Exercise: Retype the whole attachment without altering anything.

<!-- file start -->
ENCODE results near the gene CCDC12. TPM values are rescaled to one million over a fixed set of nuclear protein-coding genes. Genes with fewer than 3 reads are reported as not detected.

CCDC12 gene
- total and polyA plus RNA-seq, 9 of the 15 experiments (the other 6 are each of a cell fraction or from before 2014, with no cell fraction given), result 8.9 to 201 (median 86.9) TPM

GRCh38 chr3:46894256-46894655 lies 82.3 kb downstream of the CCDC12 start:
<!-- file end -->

ENCODE results near the gene CCDC12. TPM values are rescaled to one million over a fixed set of nuclear protein-coding genes. Genes with fewer than 3 reads are reported as not detected.

CCDC12 gene
- total and polyA plus RNA-seq, 9 of the 15 experiments (the other 6 are each of a cell fraction or from before 2014, with no cell fraction given), result 8.9 to 201 (median 86.9) TPM

GRCh38 chr3:46894256-46894655 lies 82.3 kb downstream of the CCDC12 start: